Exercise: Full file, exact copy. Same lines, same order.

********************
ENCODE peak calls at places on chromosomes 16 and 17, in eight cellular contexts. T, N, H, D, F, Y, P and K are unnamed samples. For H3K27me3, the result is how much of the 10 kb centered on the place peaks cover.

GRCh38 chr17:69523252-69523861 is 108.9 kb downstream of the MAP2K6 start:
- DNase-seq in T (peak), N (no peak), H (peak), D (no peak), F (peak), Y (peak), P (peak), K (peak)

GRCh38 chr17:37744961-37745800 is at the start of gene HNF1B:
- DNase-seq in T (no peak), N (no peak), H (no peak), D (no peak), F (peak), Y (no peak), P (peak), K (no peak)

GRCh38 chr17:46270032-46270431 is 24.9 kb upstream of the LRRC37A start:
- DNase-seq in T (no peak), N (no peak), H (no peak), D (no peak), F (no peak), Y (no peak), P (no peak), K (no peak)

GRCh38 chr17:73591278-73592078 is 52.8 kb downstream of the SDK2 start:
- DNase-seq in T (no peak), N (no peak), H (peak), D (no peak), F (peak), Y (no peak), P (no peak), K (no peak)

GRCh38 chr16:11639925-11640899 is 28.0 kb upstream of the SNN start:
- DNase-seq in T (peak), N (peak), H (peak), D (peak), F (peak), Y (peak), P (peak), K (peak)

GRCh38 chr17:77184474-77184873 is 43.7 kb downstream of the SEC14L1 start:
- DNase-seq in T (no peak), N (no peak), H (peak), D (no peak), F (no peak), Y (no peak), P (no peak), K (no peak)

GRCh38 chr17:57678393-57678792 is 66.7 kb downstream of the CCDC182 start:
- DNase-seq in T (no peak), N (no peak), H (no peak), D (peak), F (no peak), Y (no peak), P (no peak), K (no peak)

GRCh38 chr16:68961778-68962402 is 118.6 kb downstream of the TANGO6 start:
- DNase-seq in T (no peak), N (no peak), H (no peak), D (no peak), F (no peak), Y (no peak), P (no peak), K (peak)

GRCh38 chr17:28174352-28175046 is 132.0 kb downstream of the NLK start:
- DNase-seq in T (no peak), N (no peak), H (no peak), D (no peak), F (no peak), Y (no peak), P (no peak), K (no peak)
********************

ENCODE peak calls at places on chromosomes 16 and 17, in eight cellular contexts. T, N, H, D, F, Y, P and K are unnamed samples. For H3K27me3, the result is how much of the 10 kb centered on the place peaks cover.

GRCh38 chr17:69523252-69523861 is 108.9 kb downstream of the MAP2K6 start:
- DNase-seq in T (peak), N (no peak), H (peak), D (no peak), F (peak), Y (peak), P (peak), K (peak)

GRCh38 chr17:37744961-37745800 is at the start of gene HNF1B:
- DNase-seq in T (no peak), N (no peak), H (no peak), D (no peak), F (peak), Y (no peak), P (peak), K (no peak)

GRCh38 chr17:46270032-46270431 is 24.9 kb upstream of the LRRC37A start:
- DNase-seq in T (no peak), N (no peak), H (no peak), D (no peak), F (no peak), Y (no peak), P (no peak), K (no peak)

GRCh38 chr17:73591278-73592078 is 52.8 kb downstream of the SDK2 start:
- DNase-seq in T (no peak), N (no peak), H (peak), D (no peak), F (peak), Y (no peak), P (no peak), K (no peak)

GRCh38 chr16:11639925-11640899 is 28.0 kb upstream of the SNN start:
- DNase-seq in T (peak), N (peak), H (peak), D (peak), F (peak), Y (peak), P (peak), K (peak)

GRCh38 chr17:77184474-77184873 is 43.7 kb downstream of the SEC14L1 start:
- DNase-seq in T (no peak), N (no peak), H (peak), D (no peak), F (no peak), Y (no peak), P (no peak), K (no peak)

GRCh38 chr17:57678393-57678792 is 66.7 kb downstream of the CCDC182 start:
- DNase-seq in T (no peak), N (no peak), H (no peak), D (peak), F (no peak), Y (no peak), P (no peak), K (no peak)

GRCh38 chr16:68961778-68962402 is 118.6 kb downstream of the TANGO6 start:
- DNase-seq in T (no peak), N (no peak), H (no peak), D (no peak), F (no peak), Y (no peak), P (no peak), K (peak)

GRCh38 chr17:28174352-28175046 is 132.0 kb downstream of the NLK start:
- DNase-seq in T (no peak), N (no peak), H (no peak), D (no peak), F (no peak), Y (no peak), P (no peak), K (no peak)